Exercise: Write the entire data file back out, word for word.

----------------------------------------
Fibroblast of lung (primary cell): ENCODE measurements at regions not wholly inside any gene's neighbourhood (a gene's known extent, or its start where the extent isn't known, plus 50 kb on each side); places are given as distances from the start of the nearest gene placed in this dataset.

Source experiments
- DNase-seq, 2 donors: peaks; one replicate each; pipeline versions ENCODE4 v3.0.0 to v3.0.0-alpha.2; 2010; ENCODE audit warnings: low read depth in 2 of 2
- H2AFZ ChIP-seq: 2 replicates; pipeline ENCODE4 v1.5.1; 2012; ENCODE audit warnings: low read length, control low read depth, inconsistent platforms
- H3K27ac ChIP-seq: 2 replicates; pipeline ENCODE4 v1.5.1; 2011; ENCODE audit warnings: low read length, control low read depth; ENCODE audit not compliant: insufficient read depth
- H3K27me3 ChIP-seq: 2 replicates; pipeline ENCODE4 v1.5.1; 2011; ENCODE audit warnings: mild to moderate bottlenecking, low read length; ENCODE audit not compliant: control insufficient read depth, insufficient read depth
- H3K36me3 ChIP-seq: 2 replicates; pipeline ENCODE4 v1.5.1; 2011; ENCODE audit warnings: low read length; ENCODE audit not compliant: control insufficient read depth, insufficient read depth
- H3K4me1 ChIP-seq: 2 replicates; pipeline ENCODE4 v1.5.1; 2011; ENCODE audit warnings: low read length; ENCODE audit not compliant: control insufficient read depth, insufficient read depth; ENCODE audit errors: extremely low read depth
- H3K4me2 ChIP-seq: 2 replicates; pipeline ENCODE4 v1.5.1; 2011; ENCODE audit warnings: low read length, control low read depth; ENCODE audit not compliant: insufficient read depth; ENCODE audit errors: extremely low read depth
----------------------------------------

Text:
Fibroblast of lung (primary cell): ENCODE measurements at regions not wholly inside any gene's neighbourhood (a gene's known extent, or its start where the extent isn't known, plus 50 kb on each side); places are given as distances from the start of the nearest gene placed in this dataset.

Source experiments
- DNase-seq, 2 donors: peaks; one replicate each; pipeline versions ENCODE4 v3.0.0 to v3.0.0-alpha.2; 2010; ENCODE audit warnings: low read depth in 2 of 2
- H2AFZ ChIP-seq: 2 replicates; pipeline ENCODE4 v1.5.1; 2012; ENCODE audit warnings: low read length, control low read depth, inconsistent platforms
- H3K27ac ChIP-seq: 2 replicates; pipeline ENCODE4 v1.5.1; 2011; ENCODE audit warnings: low read length, control low read depth; ENCODE audit not compliant: insufficient read depth
- H3K27me3 ChIP-seq: 2 replicates; pipeline ENCODE4 v1.5.1; 2011; ENCODE audit warnings: mild to moderate bottlenecking, low read length; ENCODE audit not compliant: control insufficient read depth, insufficient read depth
- H3K36me3 ChIP-seq: 2 replicates; pipeline ENCODE4 v1.5.1; 2011; ENCODE audit warnings: low read length; ENCODE audit not compliant: control insufficient read depth, insufficient read depth
- H3K4me1 ChIP-seq: 2 replicates; pipeline ENCODE4 v1.5.1; 2011; ENCODE audit warnings: low read length; ENCODE audit not compliant: control insufficient read depth, insufficient read depth; ENCODE audit errors: extremely low read depth
- H3K4me2 ChIP-seq: 2 replicates; pipeline ENCODE4 v1.5.1; 2011; ENCODE audit warnings: low read length, control low read depth; ENCODE audit not compliant: insufficient read depth; ENCODE audit errors: extremely low read depth